The hooker picture will makes sense in a few paragraphs. Just go with me for a second.
A million years ago, probably about 1988, my cousins from my dad's side came to town from Arizona for the biannual Westenskow family reunion. It was the end of July in Utah. Hot as hell. Of course, it was quite temperate for our Arizona friends but that's beside the point. We decided that it was the right time to exercise our duty as a Mormon family in Salt Lake with more than nine kids (it was a total of 11 with the Whitmers and us) and camp out on State Street to get a great spot to enjoy the 24th of July parade. It is a rite of passage for all of the proud decedents of pioneer stock. We show our appreciation of the gut wrenching sacrifice of our ancestors by sleeping on an air mattress, waving at marathon runners and then watching a float that features Dick Norse slowly drive by.
Now I can think of few things on this planet less interesting than parades. Unless it features the members of the Utah Jazz and we are all celebrating the 2010 NBA Championship (This is the year, right? No?) then I have exactly zero desire to watch a parade on TV. Much less watching it in person on a hot ass July day. Much less investing a sleepless night to get "great seats" to watch it in person on a hot ass July day.
However, that was one damn fun night. I was about nine or ten years old and I had a cousin that was just a year older than me named Westen. (For the record, his Mom is a Westenskow, hence the name.) For all intents and purposes, we were the same age. And we had a great time just screwing around. We went by all the local fast food places that were open all night and grabbed all the sugar and salt packets and made a huge pile of powdered condiments in the gutter. That thing was the size of a traffic cone. When your nine, this constitutes a good time. We actually pretended it was cocaine and that we were going chop it up to get it ready for distribution. We had Scarface accents and everything, even though neither of us had seen that movie. It was the 80's, man. A time when couple of lilly white Mormon kids playing "Drug Dealer" in the streets while waiting for a Pioneer themed parade just didn't seem that weird.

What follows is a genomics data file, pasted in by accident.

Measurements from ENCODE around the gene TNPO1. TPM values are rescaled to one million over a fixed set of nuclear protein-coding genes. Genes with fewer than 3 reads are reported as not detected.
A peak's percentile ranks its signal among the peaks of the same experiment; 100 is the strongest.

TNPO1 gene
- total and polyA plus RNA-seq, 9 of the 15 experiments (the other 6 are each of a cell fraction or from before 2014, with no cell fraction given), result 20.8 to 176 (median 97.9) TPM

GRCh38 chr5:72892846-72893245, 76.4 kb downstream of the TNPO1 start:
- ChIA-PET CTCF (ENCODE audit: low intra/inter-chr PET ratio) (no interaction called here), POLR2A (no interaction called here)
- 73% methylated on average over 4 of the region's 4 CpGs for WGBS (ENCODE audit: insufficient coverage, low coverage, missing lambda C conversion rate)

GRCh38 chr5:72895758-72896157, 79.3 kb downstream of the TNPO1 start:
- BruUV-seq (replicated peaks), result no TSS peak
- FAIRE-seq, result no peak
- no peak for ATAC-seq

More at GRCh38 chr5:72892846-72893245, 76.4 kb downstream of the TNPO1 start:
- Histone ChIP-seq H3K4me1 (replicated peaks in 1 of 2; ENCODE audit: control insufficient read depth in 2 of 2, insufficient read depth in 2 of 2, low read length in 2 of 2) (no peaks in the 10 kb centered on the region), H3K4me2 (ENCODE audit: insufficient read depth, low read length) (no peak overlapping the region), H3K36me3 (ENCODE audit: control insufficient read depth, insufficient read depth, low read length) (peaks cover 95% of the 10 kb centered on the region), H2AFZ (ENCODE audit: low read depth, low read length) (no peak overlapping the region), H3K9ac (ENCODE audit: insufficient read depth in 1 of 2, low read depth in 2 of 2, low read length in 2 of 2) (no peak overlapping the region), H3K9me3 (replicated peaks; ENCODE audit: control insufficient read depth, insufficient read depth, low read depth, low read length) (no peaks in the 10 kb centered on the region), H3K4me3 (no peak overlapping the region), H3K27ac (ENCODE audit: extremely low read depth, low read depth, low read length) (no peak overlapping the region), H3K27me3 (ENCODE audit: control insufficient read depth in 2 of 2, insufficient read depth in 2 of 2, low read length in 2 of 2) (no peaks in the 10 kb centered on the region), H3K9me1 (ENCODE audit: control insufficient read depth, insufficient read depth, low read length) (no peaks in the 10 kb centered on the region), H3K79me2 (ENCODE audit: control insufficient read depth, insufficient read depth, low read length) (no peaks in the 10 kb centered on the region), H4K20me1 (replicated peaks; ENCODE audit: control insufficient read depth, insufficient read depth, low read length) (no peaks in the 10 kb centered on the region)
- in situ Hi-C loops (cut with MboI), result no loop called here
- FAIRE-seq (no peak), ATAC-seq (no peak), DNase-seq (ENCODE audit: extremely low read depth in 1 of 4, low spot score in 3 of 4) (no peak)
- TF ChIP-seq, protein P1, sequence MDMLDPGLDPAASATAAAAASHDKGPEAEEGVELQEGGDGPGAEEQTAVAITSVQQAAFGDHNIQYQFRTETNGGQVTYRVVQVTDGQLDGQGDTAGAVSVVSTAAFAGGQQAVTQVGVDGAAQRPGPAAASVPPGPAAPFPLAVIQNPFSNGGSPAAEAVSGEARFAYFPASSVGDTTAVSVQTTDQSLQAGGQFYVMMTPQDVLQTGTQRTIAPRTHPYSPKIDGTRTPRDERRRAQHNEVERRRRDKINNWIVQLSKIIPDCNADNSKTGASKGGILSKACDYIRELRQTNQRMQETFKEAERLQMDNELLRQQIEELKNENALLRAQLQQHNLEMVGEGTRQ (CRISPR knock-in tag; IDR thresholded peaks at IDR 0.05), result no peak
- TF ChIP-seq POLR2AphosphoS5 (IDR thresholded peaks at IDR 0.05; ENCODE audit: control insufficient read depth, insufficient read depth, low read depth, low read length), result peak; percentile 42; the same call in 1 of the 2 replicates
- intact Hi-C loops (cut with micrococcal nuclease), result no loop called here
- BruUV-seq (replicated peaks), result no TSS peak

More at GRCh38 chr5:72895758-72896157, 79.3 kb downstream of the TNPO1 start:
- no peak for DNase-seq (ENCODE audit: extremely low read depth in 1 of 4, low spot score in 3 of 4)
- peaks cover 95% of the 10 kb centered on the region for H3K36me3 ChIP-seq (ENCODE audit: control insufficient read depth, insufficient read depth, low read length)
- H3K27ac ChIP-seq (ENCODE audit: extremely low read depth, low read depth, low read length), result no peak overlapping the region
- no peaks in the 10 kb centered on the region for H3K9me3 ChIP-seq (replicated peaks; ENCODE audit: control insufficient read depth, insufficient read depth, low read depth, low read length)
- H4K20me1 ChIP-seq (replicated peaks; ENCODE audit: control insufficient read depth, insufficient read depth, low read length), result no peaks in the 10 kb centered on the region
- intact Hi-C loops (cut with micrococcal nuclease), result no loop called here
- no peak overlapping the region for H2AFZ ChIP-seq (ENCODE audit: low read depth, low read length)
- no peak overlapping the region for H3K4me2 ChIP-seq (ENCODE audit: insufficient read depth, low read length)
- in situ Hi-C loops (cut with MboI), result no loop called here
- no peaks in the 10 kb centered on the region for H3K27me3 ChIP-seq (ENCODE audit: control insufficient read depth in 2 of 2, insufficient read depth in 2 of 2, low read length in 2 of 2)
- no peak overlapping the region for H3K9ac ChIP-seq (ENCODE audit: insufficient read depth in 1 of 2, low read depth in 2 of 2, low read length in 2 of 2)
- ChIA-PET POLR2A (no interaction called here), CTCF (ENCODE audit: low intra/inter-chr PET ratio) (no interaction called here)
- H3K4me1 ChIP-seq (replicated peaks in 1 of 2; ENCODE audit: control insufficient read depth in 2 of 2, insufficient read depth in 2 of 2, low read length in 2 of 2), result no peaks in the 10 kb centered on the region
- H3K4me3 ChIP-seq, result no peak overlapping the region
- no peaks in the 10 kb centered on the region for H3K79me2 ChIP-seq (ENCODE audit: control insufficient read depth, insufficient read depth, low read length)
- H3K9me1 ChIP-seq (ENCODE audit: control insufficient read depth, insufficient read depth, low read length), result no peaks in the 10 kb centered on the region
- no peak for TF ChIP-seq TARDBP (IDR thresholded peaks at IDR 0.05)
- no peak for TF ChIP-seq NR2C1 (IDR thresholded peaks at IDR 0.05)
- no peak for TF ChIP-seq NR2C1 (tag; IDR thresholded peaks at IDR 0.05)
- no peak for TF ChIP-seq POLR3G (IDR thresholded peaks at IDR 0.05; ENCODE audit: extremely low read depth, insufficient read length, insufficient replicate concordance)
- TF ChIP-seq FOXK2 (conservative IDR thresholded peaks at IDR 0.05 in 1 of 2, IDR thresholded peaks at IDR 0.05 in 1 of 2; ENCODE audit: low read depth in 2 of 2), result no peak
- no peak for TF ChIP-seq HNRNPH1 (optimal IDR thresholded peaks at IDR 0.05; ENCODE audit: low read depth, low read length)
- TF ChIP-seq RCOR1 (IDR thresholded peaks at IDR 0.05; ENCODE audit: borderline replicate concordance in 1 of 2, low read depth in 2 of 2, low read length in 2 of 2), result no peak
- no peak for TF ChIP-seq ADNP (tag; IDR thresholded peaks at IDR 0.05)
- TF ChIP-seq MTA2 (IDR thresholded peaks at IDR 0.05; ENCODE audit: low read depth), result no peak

There's a reason I bring this up. Have you ever had a moment in your life where something happened and for some reason, you weren't completely aware of the moment's complete significance. But a few years later, the full impact dawns on you in a dramatic "Oh duh!" kind of epiphany? Let me illustrate what I'm saying.
As my cousin Westen and I were stealing and then wasting sweetener packets from Arctic Circle, I remember a car full guys pulled up in some beat up muscle car and started talking to some lady that was standing on the corner. Now, State Street isn't the best part of town. It's littered with pawn shops and crappy used car lots. But that's the parade route. It's always been the parade route. As a result, that's where the happy families set up their sleeping bags. Hookers or not. Yeah, I specifically remember the lady getting into the car. And I thought it was a little strange. But didn't think twice about it the rest of the night. I crashed about 5:00 that morning in a sleeping bag on the lawn of a credit union and refused to wake up when the sprinklers came on. I somehow woke up in a corner booth of that Arctic Circle, disoriented and confused. I had slept through the stupid parade. My feelings weren't that hurt.
Probably five or six years later, I was in health class watching some scare tactic, after school special style video about the dangers of drugs. There was a scene that showed a big pile of what was supposed to be cocaine. That triggered my memory of my night on the mean streets, pushing dope with my cous. It then dawned on me like a revelation from above. "That was a hooker! Holy crap! Those guys picked up a hooker right in front of me. That's crazy." That little insight totally changed my view of that night. It suddenly felt all dangerous and seedy. And I guess that it kind of was.
These sort of realizations seem to happen for me a lot. Mostly with movies. I can think of several movies that I saw ten times when I was a little kid that featured some sort of dirty joke. But it wasn't until I saw it the eleventh time, years later, that I actually got it. Sometimes the question involves a complicated plot point. Or sometimes, it's just a realization that a movie I thought was good, in all actuality totally sucks. It just took me fifteen years to figure it out.
Here's a couple of examples that came to mind. These are all movies that I have seen over and over. They have a achieved regular rotation in the general pop culture lexicon. And yet despite my vivid familiarity with them, they have each hit me with one of those "Oh duh!" moments on the tenth or eleventh viewing.